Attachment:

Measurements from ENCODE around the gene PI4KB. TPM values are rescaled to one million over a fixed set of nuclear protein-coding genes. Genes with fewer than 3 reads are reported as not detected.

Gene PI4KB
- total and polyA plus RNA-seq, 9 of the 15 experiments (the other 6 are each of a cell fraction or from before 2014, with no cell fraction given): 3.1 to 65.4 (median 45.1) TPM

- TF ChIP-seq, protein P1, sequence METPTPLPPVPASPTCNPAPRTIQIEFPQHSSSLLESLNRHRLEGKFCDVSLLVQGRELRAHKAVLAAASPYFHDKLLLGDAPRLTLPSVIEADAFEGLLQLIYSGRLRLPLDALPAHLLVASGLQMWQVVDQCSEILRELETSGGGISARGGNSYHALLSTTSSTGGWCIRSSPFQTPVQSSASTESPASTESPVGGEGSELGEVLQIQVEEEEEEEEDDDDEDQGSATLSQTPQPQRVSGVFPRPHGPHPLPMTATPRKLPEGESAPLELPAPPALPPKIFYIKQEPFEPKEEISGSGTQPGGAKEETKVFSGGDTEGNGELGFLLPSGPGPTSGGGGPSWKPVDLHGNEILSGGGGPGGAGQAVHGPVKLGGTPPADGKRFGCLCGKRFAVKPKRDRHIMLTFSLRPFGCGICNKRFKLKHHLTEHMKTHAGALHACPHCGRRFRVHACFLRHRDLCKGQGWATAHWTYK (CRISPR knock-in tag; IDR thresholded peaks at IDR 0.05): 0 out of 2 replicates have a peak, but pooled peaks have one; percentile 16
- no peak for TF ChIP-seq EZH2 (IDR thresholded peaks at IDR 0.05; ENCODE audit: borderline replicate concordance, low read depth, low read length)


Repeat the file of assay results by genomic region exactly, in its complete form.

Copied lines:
Measurements from ENCODE around the gene PI4KB. TPM values are rescaled to one million over a fixed set of nuclear protein-coding genes. Genes with fewer than 3 reads are reported as not detected.

Gene PI4KB
- total and polyA plus RNA-seq, 9 of the 15 experiments (the other 6 are each of a cell fraction or from before 2014, with no cell fraction given): 3.1 to 65.4 (median 45.1) TPM

- TF ChIP-seq, protein P1, sequence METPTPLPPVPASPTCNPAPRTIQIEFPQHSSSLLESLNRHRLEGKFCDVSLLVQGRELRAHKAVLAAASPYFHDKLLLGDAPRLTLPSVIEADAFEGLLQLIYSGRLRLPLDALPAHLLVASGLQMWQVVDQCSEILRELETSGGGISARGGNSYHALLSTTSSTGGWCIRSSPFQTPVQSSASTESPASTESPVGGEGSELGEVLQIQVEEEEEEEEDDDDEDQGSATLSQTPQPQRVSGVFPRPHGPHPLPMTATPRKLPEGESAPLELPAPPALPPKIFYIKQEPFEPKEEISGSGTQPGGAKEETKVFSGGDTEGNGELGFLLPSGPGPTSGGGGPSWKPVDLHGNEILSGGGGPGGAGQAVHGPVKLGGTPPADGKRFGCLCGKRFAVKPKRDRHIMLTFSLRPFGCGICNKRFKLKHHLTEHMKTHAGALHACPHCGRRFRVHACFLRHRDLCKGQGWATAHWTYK (CRISPR knock-in tag; IDR thresholded peaks at IDR 0.05): 0 out of 2 replicates have a peak, but pooled peaks have one; percentile 16
- no peak for TF ChIP-seq EZH2 (IDR thresholded peaks at IDR 0.05; ENCODE audit: borderline replicate concordance, low read depth, low read length)